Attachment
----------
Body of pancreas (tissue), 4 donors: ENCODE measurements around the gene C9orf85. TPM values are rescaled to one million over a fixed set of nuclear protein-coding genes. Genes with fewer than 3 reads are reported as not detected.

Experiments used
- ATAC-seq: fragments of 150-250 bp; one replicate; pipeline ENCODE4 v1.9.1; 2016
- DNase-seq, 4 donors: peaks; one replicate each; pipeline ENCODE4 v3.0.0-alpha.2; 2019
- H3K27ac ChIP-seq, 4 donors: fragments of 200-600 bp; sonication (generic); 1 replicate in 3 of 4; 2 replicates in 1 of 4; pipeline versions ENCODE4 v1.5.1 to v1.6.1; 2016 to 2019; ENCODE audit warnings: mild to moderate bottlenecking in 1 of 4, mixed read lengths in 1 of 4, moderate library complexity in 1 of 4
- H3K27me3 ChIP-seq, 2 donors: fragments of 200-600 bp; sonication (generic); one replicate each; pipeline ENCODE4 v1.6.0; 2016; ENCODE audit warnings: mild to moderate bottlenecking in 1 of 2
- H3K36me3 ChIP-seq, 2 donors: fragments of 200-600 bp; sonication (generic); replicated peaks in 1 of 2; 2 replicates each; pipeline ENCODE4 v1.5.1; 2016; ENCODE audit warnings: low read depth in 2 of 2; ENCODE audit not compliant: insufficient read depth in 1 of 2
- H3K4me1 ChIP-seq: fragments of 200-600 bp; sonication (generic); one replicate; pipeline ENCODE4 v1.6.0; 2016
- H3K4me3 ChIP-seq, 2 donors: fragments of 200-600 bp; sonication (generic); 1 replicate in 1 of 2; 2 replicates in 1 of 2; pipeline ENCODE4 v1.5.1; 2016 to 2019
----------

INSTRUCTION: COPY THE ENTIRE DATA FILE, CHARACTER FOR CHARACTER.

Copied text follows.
Body of pancreas (tissue), 4 donors: ENCODE measurements around the gene C9orf85. TPM values are rescaled to one million over a fixed set of nuclear protein-coding genes. Genes with fewer than 3 reads are reported as not detected.

Experiments used
- ATAC-seq: fragments of 150-250 bp; one replicate; pipeline ENCODE4 v1.9.1; 2016
- DNase-seq, 4 donors: peaks; one replicate each; pipeline ENCODE4 v3.0.0-alpha.2; 2019
- H3K27ac ChIP-seq, 4 donors: fragments of 200-600 bp; sonication (generic); 1 replicate in 3 of 4; 2 replicates in 1 of 4; pipeline versions ENCODE4 v1.5.1 to v1.6.1; 2016 to 2019; ENCODE audit warnings: mild to moderate bottlenecking in 1 of 4, mixed read lengths in 1 of 4, moderate library complexity in 1 of 4
- H3K27me3 ChIP-seq, 2 donors: fragments of 200-600 bp; sonication (generic); one replicate each; pipeline ENCODE4 v1.6.0; 2016; ENCODE audit warnings: mild to moderate bottlenecking in 1 of 2
- H3K36me3 ChIP-seq, 2 donors: fragments of 200-600 bp; sonication (generic); replicated peaks in 1 of 2; 2 replicates each; pipeline ENCODE4 v1.5.1; 2016; ENCODE audit warnings: low read depth in 2 of 2; ENCODE audit not compliant: insufficient read depth in 1 of 2
- H3K4me1 ChIP-seq: fragments of 200-600 bp; sonication (generic); one replicate; pipeline ENCODE4 v1.6.0; 2016
- H3K4me3 ChIP-seq, 2 donors: fragments of 200-600 bp; sonication (generic); 1 replicate in 1 of 2; 2 replicates in 1 of 2; pipeline ENCODE4 v1.5.1; 2016 to 2019